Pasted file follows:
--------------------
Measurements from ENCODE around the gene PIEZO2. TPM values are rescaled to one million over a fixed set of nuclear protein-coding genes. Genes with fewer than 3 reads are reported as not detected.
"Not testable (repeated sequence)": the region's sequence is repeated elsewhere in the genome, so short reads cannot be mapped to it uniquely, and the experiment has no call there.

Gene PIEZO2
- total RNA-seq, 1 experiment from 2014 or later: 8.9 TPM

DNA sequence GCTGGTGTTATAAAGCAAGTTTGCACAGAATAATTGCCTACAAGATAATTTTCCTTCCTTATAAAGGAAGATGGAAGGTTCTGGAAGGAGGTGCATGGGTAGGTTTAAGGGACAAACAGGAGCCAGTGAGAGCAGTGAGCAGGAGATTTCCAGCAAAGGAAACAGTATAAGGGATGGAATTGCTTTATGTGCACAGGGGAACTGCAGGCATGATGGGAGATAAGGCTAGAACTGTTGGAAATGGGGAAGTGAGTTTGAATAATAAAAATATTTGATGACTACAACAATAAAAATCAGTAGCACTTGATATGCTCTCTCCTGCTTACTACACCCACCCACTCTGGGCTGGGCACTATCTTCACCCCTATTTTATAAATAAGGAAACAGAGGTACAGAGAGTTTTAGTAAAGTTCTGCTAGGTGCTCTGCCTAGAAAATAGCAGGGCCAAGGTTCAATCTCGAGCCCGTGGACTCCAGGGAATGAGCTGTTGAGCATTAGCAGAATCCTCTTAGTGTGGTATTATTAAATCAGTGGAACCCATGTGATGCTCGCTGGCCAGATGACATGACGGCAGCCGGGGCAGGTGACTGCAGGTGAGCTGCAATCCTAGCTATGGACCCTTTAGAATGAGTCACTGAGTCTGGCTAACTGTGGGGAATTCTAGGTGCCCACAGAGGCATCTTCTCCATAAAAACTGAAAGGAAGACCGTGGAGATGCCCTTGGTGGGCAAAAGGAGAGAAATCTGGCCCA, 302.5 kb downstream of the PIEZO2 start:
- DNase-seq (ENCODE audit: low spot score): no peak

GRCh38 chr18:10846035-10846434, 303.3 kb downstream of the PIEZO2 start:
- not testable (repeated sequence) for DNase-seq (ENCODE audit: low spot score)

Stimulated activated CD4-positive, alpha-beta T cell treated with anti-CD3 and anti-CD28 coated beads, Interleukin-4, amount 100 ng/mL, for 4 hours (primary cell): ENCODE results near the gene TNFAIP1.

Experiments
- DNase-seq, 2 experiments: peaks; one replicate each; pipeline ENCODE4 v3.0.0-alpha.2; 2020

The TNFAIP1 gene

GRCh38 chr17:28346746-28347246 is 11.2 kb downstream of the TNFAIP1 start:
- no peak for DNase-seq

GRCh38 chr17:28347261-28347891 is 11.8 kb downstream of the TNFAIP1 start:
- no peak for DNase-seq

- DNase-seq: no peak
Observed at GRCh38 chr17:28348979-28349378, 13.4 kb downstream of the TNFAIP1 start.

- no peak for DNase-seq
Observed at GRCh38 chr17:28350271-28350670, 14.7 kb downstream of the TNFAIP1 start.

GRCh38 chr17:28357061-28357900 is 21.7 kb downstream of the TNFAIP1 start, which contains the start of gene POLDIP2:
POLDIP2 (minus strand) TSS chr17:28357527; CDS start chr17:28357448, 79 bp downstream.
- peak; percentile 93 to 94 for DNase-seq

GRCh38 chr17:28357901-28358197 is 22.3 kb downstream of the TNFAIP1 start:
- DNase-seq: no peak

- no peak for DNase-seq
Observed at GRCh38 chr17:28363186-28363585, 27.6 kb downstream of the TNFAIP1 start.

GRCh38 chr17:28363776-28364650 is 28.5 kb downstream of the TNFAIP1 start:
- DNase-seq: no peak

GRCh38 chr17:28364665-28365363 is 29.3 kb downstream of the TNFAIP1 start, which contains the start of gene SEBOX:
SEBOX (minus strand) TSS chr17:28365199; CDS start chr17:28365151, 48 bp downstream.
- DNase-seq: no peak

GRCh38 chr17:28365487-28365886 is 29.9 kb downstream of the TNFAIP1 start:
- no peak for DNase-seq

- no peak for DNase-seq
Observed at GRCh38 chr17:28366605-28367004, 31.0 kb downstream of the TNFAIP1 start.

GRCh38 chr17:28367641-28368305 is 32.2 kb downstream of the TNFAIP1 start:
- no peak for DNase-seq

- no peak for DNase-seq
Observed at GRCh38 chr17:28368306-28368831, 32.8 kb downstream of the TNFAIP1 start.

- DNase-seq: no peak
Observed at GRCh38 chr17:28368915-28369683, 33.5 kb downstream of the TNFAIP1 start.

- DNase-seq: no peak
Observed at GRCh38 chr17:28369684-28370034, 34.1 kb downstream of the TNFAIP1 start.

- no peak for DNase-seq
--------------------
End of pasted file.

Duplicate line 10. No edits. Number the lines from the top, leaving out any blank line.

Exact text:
Experiments